Updated Oct. 20, 2014. 3.30 EST.
Magnum photographer René Burri has died aged 81. Burri — who began working with Magnum as an associate in 1955 before becoming a full member in 1959 — is best known for his portraits of Che Guevara, Picasso and Le Corbusier.
“Not only was he one of the great post war photographers, he was also one of the most generous people I have had the privilege to meet,” Martin Parr, President of Magnum Photos said in a statement. “[His] contribution to Magnum and his unrivalled ability to tell stories and entertain us over this time will be part of his enormous legacy. Our thoughts and best wishes go out to his family.”
“With René Burri, the world of photography loses one of its most powerful artists, a true humanist, who skillfully documented from behind-the-scenes the suffering and joy of human kind,” Burri’s family added in a separate statement.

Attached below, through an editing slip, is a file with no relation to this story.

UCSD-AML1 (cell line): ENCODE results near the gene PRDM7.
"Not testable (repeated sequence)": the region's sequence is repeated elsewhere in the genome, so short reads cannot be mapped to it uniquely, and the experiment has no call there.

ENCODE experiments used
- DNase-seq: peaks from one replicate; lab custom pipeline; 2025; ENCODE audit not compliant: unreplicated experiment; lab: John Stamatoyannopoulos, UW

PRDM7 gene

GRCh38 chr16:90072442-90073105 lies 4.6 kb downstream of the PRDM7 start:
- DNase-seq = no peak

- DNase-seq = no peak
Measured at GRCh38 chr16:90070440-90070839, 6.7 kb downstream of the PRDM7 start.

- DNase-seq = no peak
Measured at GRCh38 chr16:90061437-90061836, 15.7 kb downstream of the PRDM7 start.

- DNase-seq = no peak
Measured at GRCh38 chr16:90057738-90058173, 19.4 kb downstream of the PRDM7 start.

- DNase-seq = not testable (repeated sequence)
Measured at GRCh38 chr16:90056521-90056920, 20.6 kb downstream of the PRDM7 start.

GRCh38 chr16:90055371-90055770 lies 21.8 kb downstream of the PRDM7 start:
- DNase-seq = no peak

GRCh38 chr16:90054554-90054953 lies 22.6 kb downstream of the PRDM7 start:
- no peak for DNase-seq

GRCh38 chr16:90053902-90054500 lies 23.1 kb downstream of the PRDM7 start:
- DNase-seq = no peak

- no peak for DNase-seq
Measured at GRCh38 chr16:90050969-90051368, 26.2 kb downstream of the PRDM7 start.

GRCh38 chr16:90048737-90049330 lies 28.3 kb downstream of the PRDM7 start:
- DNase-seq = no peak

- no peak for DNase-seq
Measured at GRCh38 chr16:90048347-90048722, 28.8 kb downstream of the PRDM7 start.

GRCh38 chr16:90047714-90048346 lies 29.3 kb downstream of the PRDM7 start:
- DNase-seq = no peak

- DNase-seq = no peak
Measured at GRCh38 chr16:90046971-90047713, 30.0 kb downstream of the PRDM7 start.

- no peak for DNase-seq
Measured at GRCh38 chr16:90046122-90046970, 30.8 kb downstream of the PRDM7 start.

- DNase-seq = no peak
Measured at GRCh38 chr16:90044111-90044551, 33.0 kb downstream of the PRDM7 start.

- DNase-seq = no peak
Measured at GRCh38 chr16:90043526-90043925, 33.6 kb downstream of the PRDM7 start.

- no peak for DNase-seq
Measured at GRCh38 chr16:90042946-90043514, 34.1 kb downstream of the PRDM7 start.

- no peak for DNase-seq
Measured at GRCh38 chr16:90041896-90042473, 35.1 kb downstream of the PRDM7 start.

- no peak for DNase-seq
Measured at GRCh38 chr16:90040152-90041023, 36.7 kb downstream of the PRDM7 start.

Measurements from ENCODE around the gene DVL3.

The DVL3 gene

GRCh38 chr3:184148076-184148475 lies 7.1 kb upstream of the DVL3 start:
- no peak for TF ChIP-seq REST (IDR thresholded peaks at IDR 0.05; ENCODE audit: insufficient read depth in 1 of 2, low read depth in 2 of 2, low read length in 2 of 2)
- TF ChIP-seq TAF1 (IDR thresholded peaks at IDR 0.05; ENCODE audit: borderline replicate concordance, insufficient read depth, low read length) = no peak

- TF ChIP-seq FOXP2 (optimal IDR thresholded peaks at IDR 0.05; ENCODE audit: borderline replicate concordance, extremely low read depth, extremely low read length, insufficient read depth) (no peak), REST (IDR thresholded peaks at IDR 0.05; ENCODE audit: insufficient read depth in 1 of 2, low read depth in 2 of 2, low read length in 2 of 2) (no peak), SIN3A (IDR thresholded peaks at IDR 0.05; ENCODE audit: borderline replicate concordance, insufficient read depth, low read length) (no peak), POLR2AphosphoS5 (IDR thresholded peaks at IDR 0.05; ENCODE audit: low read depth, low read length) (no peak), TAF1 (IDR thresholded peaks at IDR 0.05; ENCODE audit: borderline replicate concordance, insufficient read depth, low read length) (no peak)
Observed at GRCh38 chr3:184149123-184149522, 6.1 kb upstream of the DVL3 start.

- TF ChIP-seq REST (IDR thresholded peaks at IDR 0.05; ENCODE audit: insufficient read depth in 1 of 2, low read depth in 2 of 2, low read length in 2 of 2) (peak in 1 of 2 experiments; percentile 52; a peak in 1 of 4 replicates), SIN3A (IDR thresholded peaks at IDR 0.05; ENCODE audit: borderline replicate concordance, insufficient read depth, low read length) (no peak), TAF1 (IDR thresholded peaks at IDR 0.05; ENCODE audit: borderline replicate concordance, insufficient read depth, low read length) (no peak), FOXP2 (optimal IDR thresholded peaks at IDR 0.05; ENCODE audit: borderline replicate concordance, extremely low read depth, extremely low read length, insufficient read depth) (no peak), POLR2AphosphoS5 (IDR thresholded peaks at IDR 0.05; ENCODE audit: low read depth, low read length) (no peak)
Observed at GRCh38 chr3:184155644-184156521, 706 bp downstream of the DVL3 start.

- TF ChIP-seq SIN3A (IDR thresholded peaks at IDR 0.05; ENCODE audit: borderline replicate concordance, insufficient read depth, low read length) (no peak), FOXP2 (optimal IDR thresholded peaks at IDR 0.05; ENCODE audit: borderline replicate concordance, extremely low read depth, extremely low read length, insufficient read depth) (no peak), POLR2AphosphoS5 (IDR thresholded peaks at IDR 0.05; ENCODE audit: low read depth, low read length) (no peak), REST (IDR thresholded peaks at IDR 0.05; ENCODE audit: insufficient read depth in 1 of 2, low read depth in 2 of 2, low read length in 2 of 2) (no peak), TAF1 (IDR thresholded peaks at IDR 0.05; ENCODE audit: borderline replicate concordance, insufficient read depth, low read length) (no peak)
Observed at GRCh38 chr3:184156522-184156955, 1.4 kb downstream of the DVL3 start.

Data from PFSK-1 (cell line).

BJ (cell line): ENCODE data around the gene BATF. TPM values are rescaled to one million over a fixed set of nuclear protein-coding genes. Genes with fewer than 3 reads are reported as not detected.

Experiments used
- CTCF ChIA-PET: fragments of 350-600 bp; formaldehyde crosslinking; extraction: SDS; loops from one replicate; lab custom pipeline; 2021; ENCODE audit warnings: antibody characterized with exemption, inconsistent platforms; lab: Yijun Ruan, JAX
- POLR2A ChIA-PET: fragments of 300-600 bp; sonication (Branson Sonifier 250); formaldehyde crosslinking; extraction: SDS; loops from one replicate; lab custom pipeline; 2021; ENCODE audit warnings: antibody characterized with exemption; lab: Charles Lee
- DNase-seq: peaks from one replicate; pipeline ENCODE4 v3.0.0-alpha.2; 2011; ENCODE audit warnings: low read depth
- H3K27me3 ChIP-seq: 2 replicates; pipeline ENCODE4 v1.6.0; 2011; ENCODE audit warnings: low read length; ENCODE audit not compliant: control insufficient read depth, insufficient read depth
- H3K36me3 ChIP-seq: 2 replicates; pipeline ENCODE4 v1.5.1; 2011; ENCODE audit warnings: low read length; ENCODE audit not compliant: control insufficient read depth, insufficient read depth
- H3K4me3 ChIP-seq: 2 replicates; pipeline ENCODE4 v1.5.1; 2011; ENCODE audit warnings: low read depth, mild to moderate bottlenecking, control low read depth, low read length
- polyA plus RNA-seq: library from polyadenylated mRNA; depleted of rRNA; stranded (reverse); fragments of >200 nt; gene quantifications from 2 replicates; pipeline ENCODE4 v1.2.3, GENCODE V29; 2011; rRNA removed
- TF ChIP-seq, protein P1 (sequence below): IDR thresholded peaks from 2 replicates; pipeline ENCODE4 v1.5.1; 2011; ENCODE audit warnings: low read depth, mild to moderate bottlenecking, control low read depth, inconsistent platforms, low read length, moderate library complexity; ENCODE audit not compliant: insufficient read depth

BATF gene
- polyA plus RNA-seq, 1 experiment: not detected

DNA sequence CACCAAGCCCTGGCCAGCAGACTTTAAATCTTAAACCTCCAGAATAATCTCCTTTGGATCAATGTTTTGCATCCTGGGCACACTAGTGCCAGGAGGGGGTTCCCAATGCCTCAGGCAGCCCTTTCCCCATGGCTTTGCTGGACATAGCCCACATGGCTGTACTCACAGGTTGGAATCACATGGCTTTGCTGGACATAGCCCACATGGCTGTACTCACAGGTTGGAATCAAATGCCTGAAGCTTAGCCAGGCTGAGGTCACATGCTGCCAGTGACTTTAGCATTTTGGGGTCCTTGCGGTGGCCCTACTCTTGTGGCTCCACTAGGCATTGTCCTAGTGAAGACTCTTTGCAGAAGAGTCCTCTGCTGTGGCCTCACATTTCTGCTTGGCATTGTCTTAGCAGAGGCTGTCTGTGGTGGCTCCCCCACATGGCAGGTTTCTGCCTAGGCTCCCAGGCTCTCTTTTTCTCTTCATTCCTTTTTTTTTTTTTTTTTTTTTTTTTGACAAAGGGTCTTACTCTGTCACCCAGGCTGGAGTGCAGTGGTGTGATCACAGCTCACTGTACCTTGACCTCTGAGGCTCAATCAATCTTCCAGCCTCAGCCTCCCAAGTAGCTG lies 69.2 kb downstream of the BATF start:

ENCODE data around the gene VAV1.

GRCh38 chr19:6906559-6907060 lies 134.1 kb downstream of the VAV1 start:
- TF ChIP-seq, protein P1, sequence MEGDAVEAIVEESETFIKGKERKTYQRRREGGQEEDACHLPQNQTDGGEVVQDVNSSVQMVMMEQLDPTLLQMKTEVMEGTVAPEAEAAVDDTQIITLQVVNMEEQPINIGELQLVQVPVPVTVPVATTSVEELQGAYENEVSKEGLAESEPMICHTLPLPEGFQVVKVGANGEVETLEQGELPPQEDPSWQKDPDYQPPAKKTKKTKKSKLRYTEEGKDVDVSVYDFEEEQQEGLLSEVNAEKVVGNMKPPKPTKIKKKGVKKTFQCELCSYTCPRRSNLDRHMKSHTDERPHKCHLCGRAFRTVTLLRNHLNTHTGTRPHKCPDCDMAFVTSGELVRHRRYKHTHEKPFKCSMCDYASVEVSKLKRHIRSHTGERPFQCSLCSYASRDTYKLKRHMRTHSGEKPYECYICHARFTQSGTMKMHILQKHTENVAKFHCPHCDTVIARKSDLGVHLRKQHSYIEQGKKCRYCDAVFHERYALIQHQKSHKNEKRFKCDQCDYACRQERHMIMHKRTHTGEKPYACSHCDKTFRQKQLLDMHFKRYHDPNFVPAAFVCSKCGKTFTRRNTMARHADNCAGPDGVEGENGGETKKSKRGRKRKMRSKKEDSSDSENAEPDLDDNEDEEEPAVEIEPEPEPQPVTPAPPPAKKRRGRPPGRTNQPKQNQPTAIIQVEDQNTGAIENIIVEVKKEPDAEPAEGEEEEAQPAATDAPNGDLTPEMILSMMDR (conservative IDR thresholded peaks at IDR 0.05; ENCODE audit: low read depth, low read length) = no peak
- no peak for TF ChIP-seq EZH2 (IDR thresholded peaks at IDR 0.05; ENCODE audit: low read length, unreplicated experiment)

Born in Zurich in 1933, he was a contributor to publications such as LIFE, The New York Times and Paris-Match, and traveled frequently throughout his career, filing dispatches from the Middle East, Europe and Latin America. In 1965, he helped create Magnum Films and afterward spent six months in China where he made the BBC-produced film The Two Faces of China.
In 1962, he opened the Magnum Gallery in Paris and produced drawings and collages, while continuing to work as a photographer.
“A photograph is a moment,” Burri said in a 2010 interview with The Guardian “when you press the button, it will never come back.”
Richard Conway is reporter/producer for TIME LightBox
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